All days were like this — unmoving, unchanging, a picture of nothingness and hopelessness. The setting sun was unseasonably cool for this time of year, and we sat like lizards, soaking up its last gift of heat.
Before the fall, summer revolved around tending to our bees. It was bitter work, and every moment blended seamlessly into the next. The blistering Phoenix sun. Sticky, sweat-lined limbs that super bonded each layer of clothing to the skin. The caress of sweet honeycomb riding on the back of the crisp winds. And the symphony of busy colonies, a constant soundtrack amidst the din of daily life. We woke at 6 AM each morning, cloaked in Michelin man suits, and trekked to this exact spot that housed our seventy precious hives.
Then, one day, on July 9th, 2047—I remember because it was my birthday—we entered the field, only to discover all our honeybees dead. Over a million bees and a lifetime of cherished work, gone in an instant.
“Are we bad people?” I asked after an extended pause, absentmindedly thumbing the heart-shaped locket I always wore. I tried not to look at the remains of our meal. Tried not to think about it, which of course had the opposite effect. So I continued fiddling with my necklace.
It was an unremarkable thing. Pat had bought it for some long-forgotten anniversary. It bore battle scars — dented and broken in places and obviously not genuine silver as the paint had chipped away. Still, it was the most precious item I owned. Inside, it held a tiny vial of honey no bigger than a fingernail—maybe the last taste of liquid gold on Earth—that I’d saved. I promised myself I would drink it at the end, when all seemed lost, and death was near.
Patrick said nothing. But unlike me, he stared directly at the blackened grease and marrowless bones.
“Pat, are we bad people?”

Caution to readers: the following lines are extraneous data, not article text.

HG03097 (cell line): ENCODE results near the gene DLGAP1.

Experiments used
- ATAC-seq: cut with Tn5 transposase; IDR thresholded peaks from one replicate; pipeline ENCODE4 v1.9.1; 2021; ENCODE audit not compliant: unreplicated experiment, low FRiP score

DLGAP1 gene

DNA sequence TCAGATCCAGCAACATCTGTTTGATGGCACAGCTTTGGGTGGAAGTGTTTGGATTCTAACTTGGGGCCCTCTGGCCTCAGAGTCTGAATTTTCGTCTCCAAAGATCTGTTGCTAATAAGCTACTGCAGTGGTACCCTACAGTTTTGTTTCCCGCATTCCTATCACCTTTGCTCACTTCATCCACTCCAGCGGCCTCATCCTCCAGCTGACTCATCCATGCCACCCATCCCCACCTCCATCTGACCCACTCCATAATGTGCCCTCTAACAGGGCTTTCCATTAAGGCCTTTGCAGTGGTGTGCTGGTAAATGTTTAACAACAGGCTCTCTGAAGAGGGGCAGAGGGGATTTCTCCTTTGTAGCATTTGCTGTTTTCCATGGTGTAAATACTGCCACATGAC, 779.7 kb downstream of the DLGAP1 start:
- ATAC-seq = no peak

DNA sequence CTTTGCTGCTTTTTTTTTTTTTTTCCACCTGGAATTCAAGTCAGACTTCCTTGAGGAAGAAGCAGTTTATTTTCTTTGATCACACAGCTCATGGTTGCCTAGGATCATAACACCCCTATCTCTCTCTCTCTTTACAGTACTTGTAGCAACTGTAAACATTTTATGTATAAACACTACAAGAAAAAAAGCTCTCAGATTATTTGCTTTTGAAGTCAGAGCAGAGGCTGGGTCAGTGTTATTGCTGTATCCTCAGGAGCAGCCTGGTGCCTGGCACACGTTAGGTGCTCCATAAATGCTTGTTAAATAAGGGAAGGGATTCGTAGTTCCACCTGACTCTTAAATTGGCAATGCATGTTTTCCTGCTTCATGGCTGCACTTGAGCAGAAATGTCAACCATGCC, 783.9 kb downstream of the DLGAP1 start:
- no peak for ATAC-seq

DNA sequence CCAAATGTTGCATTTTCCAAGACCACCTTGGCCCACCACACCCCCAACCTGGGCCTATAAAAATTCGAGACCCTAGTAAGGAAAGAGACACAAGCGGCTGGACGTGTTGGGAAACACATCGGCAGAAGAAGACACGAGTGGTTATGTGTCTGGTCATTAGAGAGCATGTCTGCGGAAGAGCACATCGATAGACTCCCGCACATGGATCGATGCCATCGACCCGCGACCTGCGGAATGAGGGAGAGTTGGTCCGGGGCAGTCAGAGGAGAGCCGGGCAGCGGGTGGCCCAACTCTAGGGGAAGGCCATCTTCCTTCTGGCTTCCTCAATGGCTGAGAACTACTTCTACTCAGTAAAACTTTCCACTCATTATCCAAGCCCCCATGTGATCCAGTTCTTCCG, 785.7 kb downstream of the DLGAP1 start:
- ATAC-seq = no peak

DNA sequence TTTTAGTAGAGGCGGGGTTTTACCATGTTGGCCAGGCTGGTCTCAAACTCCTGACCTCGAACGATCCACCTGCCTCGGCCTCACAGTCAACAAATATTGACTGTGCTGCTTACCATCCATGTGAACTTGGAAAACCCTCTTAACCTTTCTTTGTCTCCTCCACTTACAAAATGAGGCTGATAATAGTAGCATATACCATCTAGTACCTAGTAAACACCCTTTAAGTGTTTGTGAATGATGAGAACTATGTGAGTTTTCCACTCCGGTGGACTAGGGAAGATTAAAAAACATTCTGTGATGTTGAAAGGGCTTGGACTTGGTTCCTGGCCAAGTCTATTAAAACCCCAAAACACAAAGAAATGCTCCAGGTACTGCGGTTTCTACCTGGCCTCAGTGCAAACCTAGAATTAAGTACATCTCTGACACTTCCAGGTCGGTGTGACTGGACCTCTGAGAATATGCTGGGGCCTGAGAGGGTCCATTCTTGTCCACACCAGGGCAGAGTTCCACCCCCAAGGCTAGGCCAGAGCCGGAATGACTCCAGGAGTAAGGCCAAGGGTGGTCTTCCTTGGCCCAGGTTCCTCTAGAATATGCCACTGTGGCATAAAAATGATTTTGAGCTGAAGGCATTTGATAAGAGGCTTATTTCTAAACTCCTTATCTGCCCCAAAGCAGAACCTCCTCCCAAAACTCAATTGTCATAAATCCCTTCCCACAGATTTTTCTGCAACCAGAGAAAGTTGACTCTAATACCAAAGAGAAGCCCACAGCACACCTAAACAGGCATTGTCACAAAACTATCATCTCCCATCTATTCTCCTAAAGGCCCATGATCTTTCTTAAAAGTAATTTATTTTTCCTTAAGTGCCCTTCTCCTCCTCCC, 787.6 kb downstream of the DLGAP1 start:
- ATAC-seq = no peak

He stayed silent, but leaned forward and picked a wedding band off the ground.
A week ago, we’d stumbled upon a dilapidated cabin a few miles from our farm. When we entered, we started ripping open cupboards, ravaging for food. Then, we discovered the body of an old man, his wiry frame stretched out on his living room couch—like he’d resolved to take a five-minute nap and instead fell into oblivion. It had to have been recent; it didn’t smell bad and wasn’t stiff when we picked him up. Ravenous, heads spinning and stomachs screaming in agony, we made an impossible decision.
Patrick sighed and dropped the ring. Untangling our fingers, he placed both hands on the sides of my face and made me look him in the eyes. Those beautiful eyes. Even alarmingly thin, his thick shock of red hair now a distant memory, he was every bit the man I fell in love with those many years ago. “We are not bad people.”
I looked at the pile of clothes nearby. “But we—”
“Listen to me,” he murmured, planting a gentle kiss on my forehead. “There are no good or bad people at the end of the world. Only survivors and the dead.”
I held my husband’s gaze for a few moments. Then, I popped open the locket, loosed the vial of five-year-old honey, and downed it in one go.